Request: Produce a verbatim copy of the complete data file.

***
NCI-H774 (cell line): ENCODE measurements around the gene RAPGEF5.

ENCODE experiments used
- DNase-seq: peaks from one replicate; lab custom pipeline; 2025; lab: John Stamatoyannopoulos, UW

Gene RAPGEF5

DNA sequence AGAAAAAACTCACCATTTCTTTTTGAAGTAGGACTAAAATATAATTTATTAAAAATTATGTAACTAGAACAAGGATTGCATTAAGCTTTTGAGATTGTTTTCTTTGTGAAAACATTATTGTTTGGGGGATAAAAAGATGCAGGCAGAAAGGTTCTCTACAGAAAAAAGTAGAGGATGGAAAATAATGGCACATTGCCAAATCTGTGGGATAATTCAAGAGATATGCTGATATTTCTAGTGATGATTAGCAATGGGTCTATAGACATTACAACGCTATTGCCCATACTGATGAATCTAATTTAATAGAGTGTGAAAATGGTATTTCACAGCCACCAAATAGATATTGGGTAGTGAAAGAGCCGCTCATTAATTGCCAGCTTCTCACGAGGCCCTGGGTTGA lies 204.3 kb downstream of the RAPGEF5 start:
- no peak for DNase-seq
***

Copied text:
NCI-H774 (cell line): ENCODE measurements around the gene RAPGEF5.

ENCODE experiments used
- DNase-seq: peaks from one replicate; lab custom pipeline; 2025; lab: John Stamatoyannopoulos, UW

Gene RAPGEF5

DNA sequence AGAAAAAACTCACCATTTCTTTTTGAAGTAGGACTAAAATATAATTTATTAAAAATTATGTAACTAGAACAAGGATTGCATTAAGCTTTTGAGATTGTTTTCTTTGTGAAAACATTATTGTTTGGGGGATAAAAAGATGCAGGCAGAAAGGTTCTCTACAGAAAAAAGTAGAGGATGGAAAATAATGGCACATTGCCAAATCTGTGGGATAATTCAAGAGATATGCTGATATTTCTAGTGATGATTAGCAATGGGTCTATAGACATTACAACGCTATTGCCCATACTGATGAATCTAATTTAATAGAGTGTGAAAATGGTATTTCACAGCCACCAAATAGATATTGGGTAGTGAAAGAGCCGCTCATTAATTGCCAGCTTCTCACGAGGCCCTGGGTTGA lies 204.3 kb downstream of the RAPGEF5 start:
- no peak for DNase-seq